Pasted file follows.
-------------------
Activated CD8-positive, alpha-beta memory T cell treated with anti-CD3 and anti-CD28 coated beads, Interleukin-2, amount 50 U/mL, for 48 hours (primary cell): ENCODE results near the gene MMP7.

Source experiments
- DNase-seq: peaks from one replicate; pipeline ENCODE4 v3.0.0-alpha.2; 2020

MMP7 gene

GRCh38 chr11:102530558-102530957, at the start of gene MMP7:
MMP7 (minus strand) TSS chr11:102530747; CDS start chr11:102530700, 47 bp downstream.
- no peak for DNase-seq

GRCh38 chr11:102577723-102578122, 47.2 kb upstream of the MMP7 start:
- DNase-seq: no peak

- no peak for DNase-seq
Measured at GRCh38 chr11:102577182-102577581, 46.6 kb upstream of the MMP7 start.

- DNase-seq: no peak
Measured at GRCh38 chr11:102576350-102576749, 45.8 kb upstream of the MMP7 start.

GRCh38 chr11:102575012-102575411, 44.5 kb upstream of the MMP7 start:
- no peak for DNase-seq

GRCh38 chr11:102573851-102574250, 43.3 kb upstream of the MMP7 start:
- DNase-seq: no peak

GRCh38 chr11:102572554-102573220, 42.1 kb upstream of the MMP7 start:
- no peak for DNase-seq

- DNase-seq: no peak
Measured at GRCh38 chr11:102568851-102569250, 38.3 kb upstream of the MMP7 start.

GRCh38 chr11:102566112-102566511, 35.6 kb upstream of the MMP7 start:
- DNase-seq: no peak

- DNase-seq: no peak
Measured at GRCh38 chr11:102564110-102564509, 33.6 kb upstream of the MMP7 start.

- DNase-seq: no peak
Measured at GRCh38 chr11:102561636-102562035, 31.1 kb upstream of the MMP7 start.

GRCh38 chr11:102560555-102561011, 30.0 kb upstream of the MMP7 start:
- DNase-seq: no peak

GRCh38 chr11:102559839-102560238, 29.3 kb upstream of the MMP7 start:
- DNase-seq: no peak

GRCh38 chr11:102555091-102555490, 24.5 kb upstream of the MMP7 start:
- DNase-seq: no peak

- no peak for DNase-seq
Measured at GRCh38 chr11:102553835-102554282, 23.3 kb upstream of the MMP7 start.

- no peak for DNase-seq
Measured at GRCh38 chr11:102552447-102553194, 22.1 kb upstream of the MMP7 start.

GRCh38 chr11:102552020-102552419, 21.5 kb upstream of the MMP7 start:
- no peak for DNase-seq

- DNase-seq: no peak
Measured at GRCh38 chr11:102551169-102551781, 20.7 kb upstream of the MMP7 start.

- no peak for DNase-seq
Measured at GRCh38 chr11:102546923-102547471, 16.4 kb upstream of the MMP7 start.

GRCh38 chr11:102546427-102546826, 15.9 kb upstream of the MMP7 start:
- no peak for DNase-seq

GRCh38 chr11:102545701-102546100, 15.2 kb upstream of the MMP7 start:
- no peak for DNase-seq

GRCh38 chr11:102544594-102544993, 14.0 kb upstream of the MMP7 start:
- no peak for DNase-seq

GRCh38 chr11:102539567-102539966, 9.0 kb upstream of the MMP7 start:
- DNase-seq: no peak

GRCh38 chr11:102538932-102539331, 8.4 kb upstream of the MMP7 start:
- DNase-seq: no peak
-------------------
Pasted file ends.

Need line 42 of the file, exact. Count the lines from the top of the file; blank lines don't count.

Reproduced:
- no peak for DNase-seq